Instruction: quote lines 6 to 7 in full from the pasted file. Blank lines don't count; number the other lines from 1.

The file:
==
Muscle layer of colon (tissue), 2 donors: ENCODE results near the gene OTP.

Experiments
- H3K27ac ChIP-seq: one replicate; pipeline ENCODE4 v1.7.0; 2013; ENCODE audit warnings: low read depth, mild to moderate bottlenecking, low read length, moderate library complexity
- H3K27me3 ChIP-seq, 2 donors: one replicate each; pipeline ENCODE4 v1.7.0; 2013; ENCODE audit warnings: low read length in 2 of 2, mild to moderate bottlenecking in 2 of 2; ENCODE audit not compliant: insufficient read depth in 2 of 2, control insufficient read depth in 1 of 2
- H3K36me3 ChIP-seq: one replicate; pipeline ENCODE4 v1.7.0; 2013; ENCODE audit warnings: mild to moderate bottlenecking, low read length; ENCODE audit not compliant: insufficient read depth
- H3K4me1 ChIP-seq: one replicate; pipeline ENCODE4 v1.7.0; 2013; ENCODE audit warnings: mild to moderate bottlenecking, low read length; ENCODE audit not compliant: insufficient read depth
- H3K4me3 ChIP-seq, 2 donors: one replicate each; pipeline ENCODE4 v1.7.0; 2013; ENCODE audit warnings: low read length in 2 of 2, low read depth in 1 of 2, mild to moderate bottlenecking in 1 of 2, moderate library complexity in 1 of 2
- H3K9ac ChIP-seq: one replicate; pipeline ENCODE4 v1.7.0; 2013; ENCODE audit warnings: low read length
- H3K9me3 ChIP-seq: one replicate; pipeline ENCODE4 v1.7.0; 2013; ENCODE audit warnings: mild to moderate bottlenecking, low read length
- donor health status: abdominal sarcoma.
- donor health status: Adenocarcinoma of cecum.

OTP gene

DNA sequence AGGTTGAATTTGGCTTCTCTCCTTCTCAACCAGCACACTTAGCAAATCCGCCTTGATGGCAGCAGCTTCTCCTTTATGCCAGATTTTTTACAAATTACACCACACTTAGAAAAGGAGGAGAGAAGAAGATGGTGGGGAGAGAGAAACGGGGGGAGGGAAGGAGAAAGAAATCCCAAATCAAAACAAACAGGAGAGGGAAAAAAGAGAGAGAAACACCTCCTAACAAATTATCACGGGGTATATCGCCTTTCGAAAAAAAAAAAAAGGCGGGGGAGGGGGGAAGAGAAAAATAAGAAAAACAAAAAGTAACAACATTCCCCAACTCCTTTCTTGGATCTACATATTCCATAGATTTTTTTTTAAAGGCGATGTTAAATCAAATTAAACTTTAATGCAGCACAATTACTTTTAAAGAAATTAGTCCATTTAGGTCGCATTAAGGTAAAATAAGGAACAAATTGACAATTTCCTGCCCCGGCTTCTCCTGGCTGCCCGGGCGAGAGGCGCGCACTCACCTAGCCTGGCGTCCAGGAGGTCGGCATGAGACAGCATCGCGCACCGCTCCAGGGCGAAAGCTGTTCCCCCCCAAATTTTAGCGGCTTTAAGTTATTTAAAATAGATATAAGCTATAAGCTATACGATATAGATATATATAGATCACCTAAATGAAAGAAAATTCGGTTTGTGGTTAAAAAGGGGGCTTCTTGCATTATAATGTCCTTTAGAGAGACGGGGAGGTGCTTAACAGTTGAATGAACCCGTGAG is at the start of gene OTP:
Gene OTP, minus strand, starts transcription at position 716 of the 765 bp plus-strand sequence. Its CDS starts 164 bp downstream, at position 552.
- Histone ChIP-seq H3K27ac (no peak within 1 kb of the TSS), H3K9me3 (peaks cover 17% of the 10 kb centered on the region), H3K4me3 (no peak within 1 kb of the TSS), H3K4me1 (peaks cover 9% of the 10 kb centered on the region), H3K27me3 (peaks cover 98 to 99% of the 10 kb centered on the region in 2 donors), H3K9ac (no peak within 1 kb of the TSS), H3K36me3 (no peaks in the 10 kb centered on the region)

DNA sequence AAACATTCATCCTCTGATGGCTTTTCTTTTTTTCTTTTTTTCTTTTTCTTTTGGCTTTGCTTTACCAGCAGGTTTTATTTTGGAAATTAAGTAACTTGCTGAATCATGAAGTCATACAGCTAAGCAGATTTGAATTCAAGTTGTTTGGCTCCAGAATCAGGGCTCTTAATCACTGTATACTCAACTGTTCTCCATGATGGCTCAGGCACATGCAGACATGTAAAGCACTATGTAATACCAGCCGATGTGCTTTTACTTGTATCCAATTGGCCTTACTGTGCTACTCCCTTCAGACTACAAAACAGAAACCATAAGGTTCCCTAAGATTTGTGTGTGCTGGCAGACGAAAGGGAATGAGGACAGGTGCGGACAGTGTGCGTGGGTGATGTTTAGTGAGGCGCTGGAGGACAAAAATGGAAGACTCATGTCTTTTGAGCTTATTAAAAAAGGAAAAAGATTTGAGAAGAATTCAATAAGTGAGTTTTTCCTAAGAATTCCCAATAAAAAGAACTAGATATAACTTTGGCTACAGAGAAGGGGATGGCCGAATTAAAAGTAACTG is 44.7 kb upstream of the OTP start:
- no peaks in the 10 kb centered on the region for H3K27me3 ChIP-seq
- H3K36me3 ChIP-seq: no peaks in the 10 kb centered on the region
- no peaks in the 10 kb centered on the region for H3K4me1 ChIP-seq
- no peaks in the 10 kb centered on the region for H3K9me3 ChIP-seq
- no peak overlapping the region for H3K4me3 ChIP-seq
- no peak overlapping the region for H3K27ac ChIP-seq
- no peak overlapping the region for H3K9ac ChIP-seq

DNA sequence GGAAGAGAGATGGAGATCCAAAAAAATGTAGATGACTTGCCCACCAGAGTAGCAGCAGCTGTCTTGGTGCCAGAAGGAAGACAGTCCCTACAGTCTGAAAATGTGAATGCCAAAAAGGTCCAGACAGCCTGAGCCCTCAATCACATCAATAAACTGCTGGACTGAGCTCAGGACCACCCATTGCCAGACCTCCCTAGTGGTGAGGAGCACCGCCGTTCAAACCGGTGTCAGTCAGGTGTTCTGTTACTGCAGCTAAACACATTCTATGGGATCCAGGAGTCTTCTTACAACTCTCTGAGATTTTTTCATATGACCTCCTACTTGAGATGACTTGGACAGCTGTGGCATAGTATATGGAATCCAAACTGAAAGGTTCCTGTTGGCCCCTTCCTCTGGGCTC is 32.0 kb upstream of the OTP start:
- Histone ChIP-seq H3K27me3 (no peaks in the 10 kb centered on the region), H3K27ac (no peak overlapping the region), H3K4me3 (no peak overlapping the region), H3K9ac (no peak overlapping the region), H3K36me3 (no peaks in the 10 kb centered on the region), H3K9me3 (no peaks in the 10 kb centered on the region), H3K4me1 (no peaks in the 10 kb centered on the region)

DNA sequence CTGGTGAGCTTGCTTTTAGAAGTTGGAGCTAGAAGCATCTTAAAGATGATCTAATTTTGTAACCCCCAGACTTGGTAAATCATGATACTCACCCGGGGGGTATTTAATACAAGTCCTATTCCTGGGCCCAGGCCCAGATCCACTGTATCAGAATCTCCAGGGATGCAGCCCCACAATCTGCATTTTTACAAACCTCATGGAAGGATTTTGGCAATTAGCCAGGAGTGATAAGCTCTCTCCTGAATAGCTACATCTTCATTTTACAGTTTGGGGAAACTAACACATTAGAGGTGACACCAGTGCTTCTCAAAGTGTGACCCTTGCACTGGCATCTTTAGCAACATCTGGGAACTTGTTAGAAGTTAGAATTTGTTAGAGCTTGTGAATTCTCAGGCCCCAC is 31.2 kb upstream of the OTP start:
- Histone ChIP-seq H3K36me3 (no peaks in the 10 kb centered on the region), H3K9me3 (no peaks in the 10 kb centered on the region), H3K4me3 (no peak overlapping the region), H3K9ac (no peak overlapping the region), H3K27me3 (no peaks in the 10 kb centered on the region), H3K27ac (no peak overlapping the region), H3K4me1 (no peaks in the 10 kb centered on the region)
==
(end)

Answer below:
- H3K4me1 ChIP-seq: one replicate; pipeline ENCODE4 v1.7.0; 2013; ENCODE audit warnings: mild to moderate bottlenecking, low read length; ENCODE audit not compliant: insufficient read depth
- H3K4me3 ChIP-seq, 2 donors: one replicate each; pipeline ENCODE4 v1.7.0; 2013; ENCODE audit warnings: low read length in 2 of 2, low read depth in 1 of 2, mild to moderate bottlenecking in 1 of 2, moderate library complexity in 1 of 2